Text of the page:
company Cubataxi and confirmed that getting fuel is no longer a problem
in his new job. "My Lada is the only one with a new engine and that is
why it uses oil. Yesterday I consumed 18 liters in seven roundtrips," he
The cuts in the oil supply to the state sector keeps the drivers on
edge. Of the more than 100,000 barrels of oil a day that Cuba received
during the years when Hugo Chavez ruled Venezuela, the supply dropped to
87,000 in 2016, and now does not exceed 55,000, according to several
The drop in fuel imports has affected the informal gasoline market and
raised prices, one of the reasons that led the private drivers to
increase their fares.
Reinier believes that it is too early to "assert that there are
advantages" with the Rutero taxis, or whether they really relieve the
transport situation in the capital. He confirms that he must give all
his proceeds to the cooperative daily. "If I deposit 1,050 Cuban pesos
every day, I am guaranteed a monthly salary of 800 CUP." If he exceeds
that amount he gets a bonus, and if he falls short there is a deduction.
This Monday, several of the Rutero drivers were not able to meet the
standard, according to Reinier. "I did it, but I have tremendous pain in
my back from the nine hours I was driving," he explains to 14ymedio.
The new service covers the route of the P-14 bus from six in the morning
until eight at night. The first section starts on 272nd Street in La
Lisa municipality and runs to the beginning of Marianao; the second
concludes at Avenida 26 in the Plaza district, and the last one ends at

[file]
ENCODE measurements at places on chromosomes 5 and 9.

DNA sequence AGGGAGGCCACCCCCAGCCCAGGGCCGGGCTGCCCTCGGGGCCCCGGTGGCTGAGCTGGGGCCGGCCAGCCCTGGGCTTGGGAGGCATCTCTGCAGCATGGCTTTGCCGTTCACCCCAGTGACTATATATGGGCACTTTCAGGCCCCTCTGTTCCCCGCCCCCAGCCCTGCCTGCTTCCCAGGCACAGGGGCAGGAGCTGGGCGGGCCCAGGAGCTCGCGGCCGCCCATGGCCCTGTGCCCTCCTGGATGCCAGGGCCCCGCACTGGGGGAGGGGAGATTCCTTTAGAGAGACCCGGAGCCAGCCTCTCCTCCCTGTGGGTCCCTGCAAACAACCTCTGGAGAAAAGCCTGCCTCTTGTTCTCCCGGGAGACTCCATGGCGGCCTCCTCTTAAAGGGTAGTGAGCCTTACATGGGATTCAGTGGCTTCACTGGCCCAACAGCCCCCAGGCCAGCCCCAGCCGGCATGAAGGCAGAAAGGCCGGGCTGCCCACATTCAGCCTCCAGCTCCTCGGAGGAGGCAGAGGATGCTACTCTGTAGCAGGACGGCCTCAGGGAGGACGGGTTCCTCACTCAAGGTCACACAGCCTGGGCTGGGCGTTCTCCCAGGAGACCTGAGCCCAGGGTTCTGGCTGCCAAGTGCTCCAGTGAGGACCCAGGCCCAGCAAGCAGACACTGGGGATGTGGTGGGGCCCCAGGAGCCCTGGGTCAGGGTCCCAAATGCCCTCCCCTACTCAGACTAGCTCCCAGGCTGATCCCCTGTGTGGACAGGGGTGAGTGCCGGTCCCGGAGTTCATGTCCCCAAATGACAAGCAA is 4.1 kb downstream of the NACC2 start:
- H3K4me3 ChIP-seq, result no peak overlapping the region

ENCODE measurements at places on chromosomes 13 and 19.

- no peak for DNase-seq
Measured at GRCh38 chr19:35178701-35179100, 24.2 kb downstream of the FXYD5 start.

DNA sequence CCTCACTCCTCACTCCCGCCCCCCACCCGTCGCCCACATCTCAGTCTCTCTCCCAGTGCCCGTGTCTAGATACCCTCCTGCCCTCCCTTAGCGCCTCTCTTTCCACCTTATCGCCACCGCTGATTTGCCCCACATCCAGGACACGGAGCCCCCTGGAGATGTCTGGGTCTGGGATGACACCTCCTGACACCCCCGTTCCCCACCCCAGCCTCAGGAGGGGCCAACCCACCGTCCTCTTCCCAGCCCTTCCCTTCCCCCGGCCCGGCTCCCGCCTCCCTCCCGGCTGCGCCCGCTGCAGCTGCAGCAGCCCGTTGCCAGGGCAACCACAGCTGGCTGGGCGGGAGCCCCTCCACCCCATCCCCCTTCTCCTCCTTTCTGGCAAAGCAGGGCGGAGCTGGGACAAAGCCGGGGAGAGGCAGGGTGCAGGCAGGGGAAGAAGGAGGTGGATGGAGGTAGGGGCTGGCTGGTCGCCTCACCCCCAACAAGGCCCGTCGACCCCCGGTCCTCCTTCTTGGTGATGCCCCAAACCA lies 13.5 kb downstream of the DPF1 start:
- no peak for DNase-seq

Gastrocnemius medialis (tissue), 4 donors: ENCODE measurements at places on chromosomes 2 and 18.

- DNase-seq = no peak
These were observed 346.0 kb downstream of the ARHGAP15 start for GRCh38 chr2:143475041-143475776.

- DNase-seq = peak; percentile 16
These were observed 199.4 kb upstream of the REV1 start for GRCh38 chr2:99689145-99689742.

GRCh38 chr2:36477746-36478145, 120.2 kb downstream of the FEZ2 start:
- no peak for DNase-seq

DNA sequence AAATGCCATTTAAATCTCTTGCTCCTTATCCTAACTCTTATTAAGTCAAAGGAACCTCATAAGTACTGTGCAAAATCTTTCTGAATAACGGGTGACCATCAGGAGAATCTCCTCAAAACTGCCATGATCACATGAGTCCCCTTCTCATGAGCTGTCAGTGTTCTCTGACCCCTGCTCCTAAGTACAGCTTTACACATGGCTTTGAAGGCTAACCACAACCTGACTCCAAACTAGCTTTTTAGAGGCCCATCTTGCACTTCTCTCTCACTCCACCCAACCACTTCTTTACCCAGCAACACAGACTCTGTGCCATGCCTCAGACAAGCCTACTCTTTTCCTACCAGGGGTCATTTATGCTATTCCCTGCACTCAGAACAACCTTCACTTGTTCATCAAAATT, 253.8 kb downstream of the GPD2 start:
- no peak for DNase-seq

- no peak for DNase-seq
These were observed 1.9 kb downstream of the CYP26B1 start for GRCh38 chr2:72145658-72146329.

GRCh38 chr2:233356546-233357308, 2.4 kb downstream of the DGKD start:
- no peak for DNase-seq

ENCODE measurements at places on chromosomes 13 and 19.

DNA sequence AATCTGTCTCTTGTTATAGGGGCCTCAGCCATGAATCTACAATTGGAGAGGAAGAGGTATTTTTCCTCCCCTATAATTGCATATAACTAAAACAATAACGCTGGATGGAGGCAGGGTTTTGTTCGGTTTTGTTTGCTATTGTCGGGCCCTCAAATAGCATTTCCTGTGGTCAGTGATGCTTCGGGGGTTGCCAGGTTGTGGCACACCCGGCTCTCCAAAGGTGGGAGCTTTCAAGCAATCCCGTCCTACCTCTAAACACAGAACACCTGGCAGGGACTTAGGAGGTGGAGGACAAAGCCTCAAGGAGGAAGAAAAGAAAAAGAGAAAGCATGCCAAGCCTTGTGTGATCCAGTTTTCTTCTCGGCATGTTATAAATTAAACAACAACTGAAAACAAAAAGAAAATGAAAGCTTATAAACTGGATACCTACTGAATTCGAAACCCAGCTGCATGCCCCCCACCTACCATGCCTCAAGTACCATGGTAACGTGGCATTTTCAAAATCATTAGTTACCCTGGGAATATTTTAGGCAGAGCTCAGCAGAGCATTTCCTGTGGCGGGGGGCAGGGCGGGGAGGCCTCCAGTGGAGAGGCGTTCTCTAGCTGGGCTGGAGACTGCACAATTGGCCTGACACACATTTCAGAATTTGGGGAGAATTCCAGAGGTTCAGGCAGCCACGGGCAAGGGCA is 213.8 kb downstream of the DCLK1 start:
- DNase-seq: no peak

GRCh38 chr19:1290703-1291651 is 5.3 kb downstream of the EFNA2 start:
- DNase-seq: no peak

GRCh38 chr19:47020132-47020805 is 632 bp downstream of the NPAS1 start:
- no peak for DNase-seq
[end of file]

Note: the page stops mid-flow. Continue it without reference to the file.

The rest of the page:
Another driver, who preferred not to give his name, explained that it is
not very clear what happens when someone rides the last 100 meters of
the first leg and gets off in the first block of the second. "You could
be charged 10 CUP because you crossed the border, but that is up to the
driver's consideration," he speculates.
The Rutero drivers have a significant limitation: they can only accept
Cuban pesos, the national currency, in a country where the convertible
peso has become the strong currency that actually runs the economy. The
drivers justify the decision because "the cooperative keeps the accounts
in CUP to measure the completion of the daily minimum."
"Betancourt, the president of the cooperative, says that we can not
become a Cadeca (currency exchange)," Reinier says, laughing.
According to several drivers interviewed, for now the contract is in
force for three months and many expect that "when they adjust it" they
will lower the daily quota. There is a sense among them of being part of
an experiment open to modifications at any time.
The outsides of the cars are painted with the identification of the
cooperative, and inside the cars there is passenger information about
their rights and established prices. In addition, the telephone number
18820 is displayed for complaints and claims.
Customers agree that there should be no illusions. "It would be a
miracle if it lasts for a year," says a young woman to an official
journalist who, at the stop at Fraternity Park, put a microphone through
the window to survey the passengers.
A woman seated next to her limits herself to approval of the new prices.
"Comparing it with the private taxis it is better, but it is still
expensive. A few years ago, when the taxis had a meter, you could travel
through Havana for 5 pesos and for 15 pesos you could travel to another
province," she concludes.
Source: A Taxi Cooperative Proposes To Lower Private Transport Prices –